1. Consider more landscapes, and less lawn: beneficial not just in less humdrum lawn, but better for habitat (less chems).

    April 10, 2019 by MAX
    Interesting article and numbers in this NYT article:
    By Ronda Kaysen
    Spring is here, and that means millions of Americans will soon be seeding, fertilizing and mowing their grass.
    America has a lot of lawns. Add them all together, and they’d cover an area roughly the size of Florida, making grass the most common irrigated plant in the country. And all that grass comes with an environmental cost.
    To keep weeds at bay, homeowners dumped around 59 million pounds of pesticides onto their residential landscapes in 2012, according to the Environmental Protection Agency. Some of those leach into the waterways, potentially exposing children and pets to harmful chemicals.
    Grass is thirsty, too. Americans use about 7 billion gallons of water a day, a third of all residential water consumption, to irrigate. Roughly half of that water is wasted because of runoff, evaporation or overwatering. And then there’s the mowing, edging and leaf blowing. According to a study by Quiet Communities, a nonprofit group, that equipment, mostly powered by gas, emitted 26.7 million tons of pollutants into the atmosphere in 2011. Those emissions contribute to climate change.
    Despite the time and resources needed to maintain a tidy lawn, they provide no habitat for bees, butterflies or the birds that feed on the insects.
    “Lawns are a significant environmental problem,” said David Mizejewski, a naturalist with the National Wildlife Federation. “We put in these lawns, and we basically turned these important habitats into dead zones.”
    The good news is: You don’t necessarily have to let your yard go wild, or dig the whole thing up to plant rocks, in order to lower your environmental impact.
    You can reduce your lawn by chipping away one weekend and one season a time, dedicating a few of the hours you might normally spend caring for your lawn to planting native grasses, shrubs, trees, flowers and food.
    Consider replacing some of that needy grass with a low-maintenance ground cover like clover, creeping thyme, mint or strawberry. You can also plant a tree and surround it with a bed of mulch. If you already have trees on your property, you could put in shade-loving plants — like hostas, ferns, impatiens and primrose — below the canopy.
    Before you head to the nursery to buy any new grass, plant, shrub or tree, try to choose something that’s native to your area and not an invasive species. If you’re not sure, punch your ZIP code into the Native Plant Finder, which is managed by the National Wildlife Federation.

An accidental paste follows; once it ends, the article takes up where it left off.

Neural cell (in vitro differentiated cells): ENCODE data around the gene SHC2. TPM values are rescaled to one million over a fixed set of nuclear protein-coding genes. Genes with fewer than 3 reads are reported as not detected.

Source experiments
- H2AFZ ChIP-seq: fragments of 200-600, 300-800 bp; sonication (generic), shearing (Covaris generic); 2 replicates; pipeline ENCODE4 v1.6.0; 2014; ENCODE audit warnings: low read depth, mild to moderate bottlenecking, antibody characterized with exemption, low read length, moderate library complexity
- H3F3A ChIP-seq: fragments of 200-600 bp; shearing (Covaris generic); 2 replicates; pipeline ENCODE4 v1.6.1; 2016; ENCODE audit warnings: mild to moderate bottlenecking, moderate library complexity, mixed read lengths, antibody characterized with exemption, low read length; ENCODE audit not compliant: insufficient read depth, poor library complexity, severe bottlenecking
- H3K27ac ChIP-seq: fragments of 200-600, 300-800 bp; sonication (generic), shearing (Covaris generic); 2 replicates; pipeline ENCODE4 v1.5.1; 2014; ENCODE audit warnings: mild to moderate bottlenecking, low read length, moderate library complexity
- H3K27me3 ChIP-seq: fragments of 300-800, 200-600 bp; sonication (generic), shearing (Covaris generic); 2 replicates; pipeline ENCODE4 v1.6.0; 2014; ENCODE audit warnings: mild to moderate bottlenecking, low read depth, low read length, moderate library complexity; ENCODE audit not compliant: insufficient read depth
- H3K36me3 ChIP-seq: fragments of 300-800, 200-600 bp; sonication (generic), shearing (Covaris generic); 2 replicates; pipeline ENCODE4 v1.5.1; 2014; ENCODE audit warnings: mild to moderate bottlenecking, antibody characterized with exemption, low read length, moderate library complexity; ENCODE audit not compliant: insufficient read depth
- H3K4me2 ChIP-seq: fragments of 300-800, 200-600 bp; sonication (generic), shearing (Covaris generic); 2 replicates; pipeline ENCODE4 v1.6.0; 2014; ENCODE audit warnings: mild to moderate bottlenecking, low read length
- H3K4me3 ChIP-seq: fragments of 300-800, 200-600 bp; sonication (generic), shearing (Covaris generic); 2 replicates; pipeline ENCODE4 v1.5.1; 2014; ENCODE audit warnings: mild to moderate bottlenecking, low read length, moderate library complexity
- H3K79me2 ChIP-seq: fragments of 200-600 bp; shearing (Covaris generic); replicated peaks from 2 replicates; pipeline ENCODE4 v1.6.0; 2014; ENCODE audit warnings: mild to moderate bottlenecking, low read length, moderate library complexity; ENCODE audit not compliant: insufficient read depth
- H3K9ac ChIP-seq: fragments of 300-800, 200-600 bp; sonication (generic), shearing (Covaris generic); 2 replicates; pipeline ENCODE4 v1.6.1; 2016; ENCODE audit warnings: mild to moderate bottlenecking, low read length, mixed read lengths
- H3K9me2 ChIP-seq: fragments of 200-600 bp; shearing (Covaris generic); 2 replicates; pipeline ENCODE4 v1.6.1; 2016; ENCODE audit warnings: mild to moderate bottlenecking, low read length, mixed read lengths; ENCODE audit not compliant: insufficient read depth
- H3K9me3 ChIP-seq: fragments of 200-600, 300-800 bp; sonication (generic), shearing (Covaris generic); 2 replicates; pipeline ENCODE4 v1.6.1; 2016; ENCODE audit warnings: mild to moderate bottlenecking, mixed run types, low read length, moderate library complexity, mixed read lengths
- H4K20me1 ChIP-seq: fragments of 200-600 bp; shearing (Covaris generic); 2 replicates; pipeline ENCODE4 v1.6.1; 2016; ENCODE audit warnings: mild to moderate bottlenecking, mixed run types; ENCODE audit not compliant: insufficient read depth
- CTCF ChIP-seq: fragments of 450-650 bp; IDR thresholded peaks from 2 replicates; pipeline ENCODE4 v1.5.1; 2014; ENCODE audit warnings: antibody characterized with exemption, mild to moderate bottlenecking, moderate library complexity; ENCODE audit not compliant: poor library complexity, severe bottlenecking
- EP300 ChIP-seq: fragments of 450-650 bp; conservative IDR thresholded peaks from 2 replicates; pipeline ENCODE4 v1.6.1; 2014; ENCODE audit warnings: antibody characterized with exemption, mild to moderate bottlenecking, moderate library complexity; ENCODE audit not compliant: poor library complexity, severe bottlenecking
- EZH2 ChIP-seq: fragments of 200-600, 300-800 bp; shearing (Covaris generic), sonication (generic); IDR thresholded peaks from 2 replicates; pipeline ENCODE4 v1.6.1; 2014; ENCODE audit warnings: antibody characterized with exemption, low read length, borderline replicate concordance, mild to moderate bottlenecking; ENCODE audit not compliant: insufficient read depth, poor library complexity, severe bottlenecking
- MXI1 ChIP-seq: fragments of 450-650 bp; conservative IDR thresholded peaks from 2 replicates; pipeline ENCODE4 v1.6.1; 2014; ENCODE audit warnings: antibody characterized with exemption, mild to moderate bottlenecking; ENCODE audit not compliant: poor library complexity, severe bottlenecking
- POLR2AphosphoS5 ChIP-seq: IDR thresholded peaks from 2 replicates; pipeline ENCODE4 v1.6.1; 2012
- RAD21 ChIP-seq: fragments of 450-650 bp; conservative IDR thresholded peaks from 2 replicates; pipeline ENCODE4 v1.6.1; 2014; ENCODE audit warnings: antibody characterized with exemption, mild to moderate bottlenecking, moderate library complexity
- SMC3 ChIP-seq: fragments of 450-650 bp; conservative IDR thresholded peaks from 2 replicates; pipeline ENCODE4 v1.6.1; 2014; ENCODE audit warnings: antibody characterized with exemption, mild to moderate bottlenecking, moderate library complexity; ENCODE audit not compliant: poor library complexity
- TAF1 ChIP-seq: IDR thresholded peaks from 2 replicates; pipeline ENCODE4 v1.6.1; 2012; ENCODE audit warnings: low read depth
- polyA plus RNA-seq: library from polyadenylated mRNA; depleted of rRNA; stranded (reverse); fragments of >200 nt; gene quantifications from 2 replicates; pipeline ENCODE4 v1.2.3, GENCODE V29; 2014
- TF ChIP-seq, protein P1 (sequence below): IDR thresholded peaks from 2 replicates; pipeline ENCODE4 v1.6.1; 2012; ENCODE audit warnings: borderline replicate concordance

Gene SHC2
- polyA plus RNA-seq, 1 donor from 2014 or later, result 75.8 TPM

Another option for reducing lawn area is to start a flower bed or a kitchen garden. The beauty of these plots is that they can start small and expand a bit each season. Plus, they look great, you can get fresh food and herbs, and they’ll support butterflies, bees and birds.
    Whatever you plant, avoid pesticides and aerate the soil instead. Fertilize grass with leaf clippings and accept that you may need to coexist with dandelions. 
    landscape with no lawn
    Spring time in a near-lawn- less garden

    Bluebells and other bulbs, ephemerals etc will vanish by May, then mow as usual.

    Contact us about landscaping with less lawn, we have solutions!


  2. Native trees of Illinois: The Famous White oak of McNab Illinois. The State Champion oak tree – and what a tree it is!

    January 18, 2019 by MAX
    White oak state champion tree seen by Ed Max in McNab Il, SW of Starved Rock.
    An incredible specimen. And the photo does not do justice. This White Oak 
    (native to Illinois and the Midwest ) is the largest of its species, 
    nearly 120 ft across!
    The white oak is a durable oak, and can grow to immense size as
    seen here. White oak or Quercus alba has a small acorn, and helps
    to support 100’s of species ; from mammals to fungi, to insects.
    And important species that we should be using much more in our
    urban and suburban landscapes, where space allows.
    A species for the future:
    As the climate continues to warm, the White oak may be a suitable landscape tree (native to the south), able to tolerate a tougher, drier, warmer climate going forward.





    Plant an oak today! Call Arborist Ed Max to set up a consultation on caring for your oaks, or for installing a few new red, bur or white oak, in your landscapes.


  3. Rare and beautiful White Ladies Slipper Orchid (Cypripedium candidum), a beguiling and shy native not suited to most of our landscapes

    May 19, 2017 by MAX

    And best left in the wild!, as seen here, and in nice numbers at this rather secluded and secret site near West Chicago, Winfield areas. A super rare native orchid-  mostly due to illegal,(and  bone-headed) harvesting from the wild. When dug in bloom, mortality rate is off the charts.  Endangered in most northern states, l,isted as threatened in Il.,

    Best admired, and photographed, but leave alone and enjoy this cool plant structure!

     

    native and natural landscaping in West Chicago Il, Wheaton Il natural shade beds, landscapes by ed amx

    White ladies slipper mid may 17, and native species of prairies, Midwest landscapes